You can also add things like a bit of tuna water or a teaspoon or two of bone broth to a bowl of water and offer it as a special treat. This should be in addition to their regular water bowl not in place of that water source. If adding bone broth, we recommend using an option made specifically for pets to ensure that you are not adding too much salt or other ingredients that could be harmful to your pet. 

Some dogs love chewing ice cubes. We even have friends whose German Shorthaired Pointer learned how to work the ice maker! You can also flavor ice cubes with some of the liquid from wet food or bone broth to make them more appealing. You will want to use a separate ice cube tray so that your own cubes do not taste like tuna. We have seen some cute paw shaped ice cube trays made of food-grade silicone. 

Biofilm and Your Dog’s Water Bowl

It may seem a bit high maintenance to recommend that you wash your dog’s water bowl every day with soap and water. After all, some dogs drink from all sorts of disgusting sources, from mud puddles to anywhere they see standing water. But if you are not washing their bowl daily – or at least weekly - right now, here’s one word that will convince you to start doing so: biofilm. 

According to canine nutrition expert Rodney Habib, in an article for Dogs Naturally Magazine, “Biofilm is a collection of organic and inorganic, living and dead materials collected on a surface. It is made up of many different types of bacteria bound together in a thick substance that acts as a glue to both hold the bacteria together and adhere it to a surface.”

Habib recommends changing the water daily and cleaning the bowl weekly. In the same article in Whole Dogs Naturally, he says, “After a wonderful discussion with a well-known pro-active veterinarian/scientist, when she studied the bacteria looming in pets’ water bowls she found if you have a healthy beast, biofilm can actually be full of wonderful, healthy bacteria. It’s like playing in the mud as kids and having good bacteria all over you! So sometimes cleaning regularly can wash all the good stuff away.”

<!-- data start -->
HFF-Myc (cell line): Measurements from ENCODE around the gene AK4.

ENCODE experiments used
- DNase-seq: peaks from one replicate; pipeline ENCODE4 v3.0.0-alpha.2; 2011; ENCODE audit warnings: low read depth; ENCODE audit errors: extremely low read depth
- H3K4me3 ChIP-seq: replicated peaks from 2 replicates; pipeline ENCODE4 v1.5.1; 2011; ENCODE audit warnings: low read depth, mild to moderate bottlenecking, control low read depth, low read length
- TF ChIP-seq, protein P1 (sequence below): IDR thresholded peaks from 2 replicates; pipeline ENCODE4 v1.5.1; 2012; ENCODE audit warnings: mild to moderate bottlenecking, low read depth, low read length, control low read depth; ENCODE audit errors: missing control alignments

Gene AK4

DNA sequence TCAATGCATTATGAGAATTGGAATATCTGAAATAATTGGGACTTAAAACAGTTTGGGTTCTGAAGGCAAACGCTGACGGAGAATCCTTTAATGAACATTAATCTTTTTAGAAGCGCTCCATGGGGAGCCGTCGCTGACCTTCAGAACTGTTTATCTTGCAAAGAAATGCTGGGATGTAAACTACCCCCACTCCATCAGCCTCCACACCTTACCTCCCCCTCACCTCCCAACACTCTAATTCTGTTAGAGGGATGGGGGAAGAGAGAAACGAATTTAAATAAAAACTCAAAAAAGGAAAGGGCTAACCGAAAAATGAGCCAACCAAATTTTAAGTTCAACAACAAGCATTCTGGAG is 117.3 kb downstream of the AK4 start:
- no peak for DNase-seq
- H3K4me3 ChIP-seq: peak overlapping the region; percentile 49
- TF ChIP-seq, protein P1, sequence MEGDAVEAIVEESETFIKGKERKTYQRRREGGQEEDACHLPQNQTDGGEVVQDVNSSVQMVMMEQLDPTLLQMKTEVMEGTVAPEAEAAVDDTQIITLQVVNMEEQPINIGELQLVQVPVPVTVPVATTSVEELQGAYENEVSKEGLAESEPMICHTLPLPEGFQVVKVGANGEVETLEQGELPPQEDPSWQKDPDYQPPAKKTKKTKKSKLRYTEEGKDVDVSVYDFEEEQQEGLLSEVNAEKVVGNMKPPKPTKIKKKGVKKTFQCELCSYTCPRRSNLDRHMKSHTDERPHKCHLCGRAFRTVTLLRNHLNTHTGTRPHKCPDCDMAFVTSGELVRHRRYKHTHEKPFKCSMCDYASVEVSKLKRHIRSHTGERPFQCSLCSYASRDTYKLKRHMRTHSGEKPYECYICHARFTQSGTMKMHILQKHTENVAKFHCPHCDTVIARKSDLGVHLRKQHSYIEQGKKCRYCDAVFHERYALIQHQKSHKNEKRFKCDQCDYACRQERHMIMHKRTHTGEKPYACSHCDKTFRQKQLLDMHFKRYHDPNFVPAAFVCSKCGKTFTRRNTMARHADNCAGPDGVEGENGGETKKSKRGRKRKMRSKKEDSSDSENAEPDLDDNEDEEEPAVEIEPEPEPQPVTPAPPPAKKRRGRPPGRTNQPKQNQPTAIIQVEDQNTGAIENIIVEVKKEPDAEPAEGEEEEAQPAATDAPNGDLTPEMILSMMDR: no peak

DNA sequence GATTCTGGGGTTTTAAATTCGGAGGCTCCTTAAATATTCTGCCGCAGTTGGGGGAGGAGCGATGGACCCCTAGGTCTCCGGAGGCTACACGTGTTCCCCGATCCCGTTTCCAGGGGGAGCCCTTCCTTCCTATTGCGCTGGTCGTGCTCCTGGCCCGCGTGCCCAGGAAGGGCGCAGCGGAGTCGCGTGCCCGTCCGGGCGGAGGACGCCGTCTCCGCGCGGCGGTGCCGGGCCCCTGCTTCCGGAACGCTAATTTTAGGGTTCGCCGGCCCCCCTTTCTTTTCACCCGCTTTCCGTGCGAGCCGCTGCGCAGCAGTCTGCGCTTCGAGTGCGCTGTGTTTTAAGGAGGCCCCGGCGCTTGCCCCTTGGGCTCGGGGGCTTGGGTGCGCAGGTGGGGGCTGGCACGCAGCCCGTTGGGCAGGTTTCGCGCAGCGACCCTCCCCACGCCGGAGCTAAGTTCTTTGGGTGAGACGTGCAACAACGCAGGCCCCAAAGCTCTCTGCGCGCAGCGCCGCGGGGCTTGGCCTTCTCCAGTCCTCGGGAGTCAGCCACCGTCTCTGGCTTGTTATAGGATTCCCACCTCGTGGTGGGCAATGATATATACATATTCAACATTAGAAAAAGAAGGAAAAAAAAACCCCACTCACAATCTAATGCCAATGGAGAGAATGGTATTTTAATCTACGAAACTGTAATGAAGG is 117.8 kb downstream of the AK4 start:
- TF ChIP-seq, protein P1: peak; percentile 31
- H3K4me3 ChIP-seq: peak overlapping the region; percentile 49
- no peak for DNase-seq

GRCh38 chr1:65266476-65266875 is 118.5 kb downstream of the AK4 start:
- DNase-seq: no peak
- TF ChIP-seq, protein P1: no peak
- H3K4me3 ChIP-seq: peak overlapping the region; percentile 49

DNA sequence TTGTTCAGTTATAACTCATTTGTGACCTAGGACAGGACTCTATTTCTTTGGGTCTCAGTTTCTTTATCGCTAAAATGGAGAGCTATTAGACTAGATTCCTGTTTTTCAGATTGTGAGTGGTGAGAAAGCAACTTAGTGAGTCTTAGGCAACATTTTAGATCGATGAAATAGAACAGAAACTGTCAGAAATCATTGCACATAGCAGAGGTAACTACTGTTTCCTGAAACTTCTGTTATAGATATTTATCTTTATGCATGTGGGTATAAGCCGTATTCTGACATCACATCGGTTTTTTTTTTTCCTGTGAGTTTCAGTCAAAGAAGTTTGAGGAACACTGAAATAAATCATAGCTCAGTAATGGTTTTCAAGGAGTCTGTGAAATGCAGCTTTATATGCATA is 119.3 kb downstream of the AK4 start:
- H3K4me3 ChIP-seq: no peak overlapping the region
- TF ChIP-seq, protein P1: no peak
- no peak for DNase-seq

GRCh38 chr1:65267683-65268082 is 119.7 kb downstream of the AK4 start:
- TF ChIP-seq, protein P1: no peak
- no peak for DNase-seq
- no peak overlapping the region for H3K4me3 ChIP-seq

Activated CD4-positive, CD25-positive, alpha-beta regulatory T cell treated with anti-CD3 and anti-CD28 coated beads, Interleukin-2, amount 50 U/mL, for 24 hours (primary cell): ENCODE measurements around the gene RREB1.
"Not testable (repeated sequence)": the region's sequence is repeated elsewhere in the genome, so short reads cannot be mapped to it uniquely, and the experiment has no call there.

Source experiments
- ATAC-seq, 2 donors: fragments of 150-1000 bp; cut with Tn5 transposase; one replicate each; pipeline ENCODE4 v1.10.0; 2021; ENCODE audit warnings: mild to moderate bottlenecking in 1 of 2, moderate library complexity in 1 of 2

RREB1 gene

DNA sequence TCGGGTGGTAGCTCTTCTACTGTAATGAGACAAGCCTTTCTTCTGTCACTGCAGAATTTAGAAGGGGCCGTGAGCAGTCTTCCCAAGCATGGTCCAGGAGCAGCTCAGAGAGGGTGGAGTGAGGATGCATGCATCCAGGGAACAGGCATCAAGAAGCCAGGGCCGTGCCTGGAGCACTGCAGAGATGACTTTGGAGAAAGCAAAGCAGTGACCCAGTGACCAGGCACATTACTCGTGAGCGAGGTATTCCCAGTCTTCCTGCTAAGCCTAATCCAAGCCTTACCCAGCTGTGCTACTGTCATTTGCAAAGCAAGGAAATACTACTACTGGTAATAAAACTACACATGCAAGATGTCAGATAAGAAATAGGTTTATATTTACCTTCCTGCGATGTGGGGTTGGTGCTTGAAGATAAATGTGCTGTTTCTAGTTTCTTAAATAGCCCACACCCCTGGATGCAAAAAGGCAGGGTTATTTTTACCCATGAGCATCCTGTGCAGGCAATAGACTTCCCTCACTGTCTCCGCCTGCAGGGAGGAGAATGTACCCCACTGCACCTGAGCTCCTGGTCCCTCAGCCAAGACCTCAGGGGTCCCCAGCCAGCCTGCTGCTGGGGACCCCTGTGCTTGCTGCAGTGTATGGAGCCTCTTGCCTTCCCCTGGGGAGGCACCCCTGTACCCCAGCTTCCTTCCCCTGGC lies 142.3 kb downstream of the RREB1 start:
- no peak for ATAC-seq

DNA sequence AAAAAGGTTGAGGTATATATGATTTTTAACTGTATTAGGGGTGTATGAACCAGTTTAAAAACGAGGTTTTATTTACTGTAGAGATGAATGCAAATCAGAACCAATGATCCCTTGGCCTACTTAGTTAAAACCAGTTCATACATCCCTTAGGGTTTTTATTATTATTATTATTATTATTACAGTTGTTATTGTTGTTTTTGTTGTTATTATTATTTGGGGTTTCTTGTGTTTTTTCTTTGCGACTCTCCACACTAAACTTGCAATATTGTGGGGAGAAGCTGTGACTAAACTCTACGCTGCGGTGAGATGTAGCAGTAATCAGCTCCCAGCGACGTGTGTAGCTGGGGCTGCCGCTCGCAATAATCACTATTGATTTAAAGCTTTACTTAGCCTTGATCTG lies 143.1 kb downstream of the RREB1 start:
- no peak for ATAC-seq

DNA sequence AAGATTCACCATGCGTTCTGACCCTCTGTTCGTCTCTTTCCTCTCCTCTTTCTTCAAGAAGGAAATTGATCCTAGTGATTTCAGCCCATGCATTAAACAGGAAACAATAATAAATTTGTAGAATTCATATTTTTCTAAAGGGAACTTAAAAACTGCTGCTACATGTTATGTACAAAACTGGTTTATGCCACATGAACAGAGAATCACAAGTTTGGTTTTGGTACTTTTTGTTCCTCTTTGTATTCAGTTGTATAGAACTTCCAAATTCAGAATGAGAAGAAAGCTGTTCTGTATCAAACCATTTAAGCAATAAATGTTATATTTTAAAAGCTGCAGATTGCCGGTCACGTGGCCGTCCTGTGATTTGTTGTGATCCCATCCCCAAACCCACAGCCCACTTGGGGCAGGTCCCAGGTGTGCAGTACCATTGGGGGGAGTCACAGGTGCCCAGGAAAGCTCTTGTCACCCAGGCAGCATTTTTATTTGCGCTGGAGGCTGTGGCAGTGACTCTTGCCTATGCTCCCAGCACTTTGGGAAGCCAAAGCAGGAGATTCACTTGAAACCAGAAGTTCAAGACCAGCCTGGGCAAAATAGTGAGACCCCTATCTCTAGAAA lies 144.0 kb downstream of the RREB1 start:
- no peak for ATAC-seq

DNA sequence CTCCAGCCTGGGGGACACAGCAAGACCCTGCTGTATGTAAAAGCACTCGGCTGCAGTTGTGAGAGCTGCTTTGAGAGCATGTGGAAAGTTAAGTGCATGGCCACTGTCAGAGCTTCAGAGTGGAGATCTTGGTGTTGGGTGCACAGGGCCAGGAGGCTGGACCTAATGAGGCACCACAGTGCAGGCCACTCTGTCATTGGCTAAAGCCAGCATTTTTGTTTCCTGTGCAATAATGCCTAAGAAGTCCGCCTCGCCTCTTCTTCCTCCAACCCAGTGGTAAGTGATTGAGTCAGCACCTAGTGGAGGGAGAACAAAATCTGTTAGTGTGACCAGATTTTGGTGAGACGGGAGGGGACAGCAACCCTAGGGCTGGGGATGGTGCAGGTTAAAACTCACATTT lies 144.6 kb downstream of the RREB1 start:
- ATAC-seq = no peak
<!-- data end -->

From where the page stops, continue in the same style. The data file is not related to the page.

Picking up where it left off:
Whether you wash your dog’s bowl daily or weekly is up to you and your schedule. If your dog has a compromised immune system or suffers from an illness, you should consider washing it more frequently than if your dog is healthy. 

Eco-Friendly Bowls and Water for Your Dog

In a perfect world, all the pet bowls available for sale would be safe for your pet to use. Unfortunately, many dog bowls have been found to contain toxins like BPAs, lead, aluminum, phthalates, and even arsenic. 

Today, it is easier than ever to find pet bowls that are made using safe materials and practices. Stainless steel, ceramic, and bamboo pet bowls are usually the safest options. We recommend that you thoroughly research the specific manufacturer of each bowl and purchase direct from their site rather than through a big box retailer. 

Basis Pet is a reliable source of stainless-steel pet bowls. Weather Tech also launched a toxin free pet bowl line after the founder lost his Golden Retriever to cancer. Emerson Creek Pottery offers lead-free ceramic pet bowls. They offer several styles that can be personalized with your pet’s name, made in their studio in Virginia. 

Keeping Your Pets Hydrated While on Adventures

According to outdoor experts at REI, you should take 16 ounces of water for every hour of moderate activity in moderate temperatures. The American Hiking Society suggests that you take 8 ounces of water per dog for every hour of activity

When you are preparing for an outdoor adventure with your dog, it is better to overestimate the amount of water you need. The last thing you want is to run out of water and risk becoming dehydrated. You can find several different options for eco-friendly travel pet bowls that collapse into a lightweight, packable size.